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Soldotna council OKs budget amendments

Members of the Soldotna City Council meet on Wednesday, June 12, 2024 in Soldotna, Alaska.
Ashlyn O'Hara
/
KDLL
Members of the Soldotna City Council meet on Wednesday, June 12, 2024 in Soldotna, Alaska.

Soldotna City Council members approved amendments to their operating budget Wednesday. The spending plan covers the fiscal year that starts on July 1. No changes were made to the city’s sales or property tax rates.

Soldotna uses a budget structure that covers two fiscal years instead of one. Council members meet after the first year figure out what changes, if any, they want to make to the spending plan. The council convened for a special meeting last month to consider changes.

The version of the budget approved by council members cuts planned funding for the Soldotna Senior Center and reclassifies certain city employee positions.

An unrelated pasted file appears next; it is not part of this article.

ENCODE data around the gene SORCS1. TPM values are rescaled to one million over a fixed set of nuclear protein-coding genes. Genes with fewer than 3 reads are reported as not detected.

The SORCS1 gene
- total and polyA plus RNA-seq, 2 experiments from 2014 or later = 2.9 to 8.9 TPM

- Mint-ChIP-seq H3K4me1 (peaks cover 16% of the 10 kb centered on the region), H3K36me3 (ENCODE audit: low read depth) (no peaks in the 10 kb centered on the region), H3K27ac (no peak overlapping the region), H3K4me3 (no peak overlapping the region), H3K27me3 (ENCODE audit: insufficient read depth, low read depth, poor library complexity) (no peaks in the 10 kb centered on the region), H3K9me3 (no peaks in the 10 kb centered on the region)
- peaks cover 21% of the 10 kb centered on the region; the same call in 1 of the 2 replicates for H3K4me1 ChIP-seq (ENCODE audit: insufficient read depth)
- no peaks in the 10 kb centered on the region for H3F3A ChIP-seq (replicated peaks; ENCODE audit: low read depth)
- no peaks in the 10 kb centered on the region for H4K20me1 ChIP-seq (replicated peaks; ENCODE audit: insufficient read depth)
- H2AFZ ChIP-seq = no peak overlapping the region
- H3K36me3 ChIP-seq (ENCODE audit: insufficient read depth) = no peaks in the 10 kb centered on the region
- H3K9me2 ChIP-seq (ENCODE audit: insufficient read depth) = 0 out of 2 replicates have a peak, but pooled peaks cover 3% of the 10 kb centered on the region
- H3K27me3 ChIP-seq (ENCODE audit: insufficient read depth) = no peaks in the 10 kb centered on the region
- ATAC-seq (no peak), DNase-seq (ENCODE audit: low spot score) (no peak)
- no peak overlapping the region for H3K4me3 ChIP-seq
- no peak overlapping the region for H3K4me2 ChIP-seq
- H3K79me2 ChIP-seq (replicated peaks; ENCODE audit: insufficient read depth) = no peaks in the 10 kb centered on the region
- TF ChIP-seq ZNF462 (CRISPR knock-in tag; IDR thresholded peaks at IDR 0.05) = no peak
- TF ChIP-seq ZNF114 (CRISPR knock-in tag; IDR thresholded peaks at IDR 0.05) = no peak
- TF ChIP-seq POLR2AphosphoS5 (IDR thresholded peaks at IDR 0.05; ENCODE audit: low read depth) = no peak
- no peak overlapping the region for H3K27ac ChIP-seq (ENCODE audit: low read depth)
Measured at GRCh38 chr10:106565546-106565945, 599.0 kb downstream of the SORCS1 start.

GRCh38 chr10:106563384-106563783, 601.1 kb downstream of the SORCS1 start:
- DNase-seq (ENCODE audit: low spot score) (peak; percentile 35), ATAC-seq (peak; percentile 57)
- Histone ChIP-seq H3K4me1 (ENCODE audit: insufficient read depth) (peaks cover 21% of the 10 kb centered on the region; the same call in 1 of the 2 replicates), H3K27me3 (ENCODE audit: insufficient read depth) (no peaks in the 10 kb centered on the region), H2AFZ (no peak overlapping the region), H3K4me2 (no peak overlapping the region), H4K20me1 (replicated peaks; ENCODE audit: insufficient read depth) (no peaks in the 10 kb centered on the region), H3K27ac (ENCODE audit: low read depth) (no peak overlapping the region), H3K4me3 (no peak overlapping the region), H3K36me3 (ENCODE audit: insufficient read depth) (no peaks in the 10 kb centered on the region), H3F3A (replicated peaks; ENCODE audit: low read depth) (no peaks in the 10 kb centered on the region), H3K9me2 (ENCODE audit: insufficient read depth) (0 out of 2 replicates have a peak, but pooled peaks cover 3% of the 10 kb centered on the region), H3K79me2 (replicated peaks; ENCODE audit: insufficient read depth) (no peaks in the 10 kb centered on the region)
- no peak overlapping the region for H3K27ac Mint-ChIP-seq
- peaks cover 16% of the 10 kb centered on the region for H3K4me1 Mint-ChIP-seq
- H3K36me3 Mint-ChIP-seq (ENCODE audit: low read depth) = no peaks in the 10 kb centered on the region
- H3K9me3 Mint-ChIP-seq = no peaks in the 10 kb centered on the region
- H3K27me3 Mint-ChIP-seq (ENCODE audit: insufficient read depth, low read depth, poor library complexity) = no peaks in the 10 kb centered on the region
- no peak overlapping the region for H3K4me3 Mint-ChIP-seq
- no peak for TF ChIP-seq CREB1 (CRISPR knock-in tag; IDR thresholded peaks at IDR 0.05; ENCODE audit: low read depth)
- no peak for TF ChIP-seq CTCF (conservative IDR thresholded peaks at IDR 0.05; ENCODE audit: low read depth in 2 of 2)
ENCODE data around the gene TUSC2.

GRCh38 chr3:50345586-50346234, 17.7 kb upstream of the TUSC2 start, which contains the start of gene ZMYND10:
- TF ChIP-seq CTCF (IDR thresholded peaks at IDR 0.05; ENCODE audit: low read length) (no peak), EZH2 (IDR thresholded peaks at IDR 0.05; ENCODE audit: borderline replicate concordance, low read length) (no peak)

The decision to continue defunding the senior center comes after the council said the center should petition the city directly for funding. The city cut funding for the center last year after multiple people voiced concerns about how the center was being run. Council members had planned to refund the center this fiscal year at its previous level of $12,700.

The revised budget also bumps pay for some city staff, including Soldotna police officers, the police sergeant and lieutenant, administrative assistants and the parks and recreation operations supervisor. City Manager Janette Bower told council members the personnel changes are meant to help Soldotna compete with other municipalities when it comes to hiring.

Also on Wednesday, council members gave Bower permission to develop recruitment and retention incentives for city employees. Those incentives may include bonuses, relocation assistance and an employee referral program.

Soldotna’s budget documents can be accessed on the city’s website at soldotna.org.

Prior to joining KDLL's news team in May 2024, O'Hara spent nearly four years reporting for the Peninsula Clarion in Kenai. Before that, she was a freelance reporter for The New York Times, a statehouse reporter for the Columbia Missourian and a graduate of the University of Missouri School of Journalism. You can reach her at aohara@kdll.org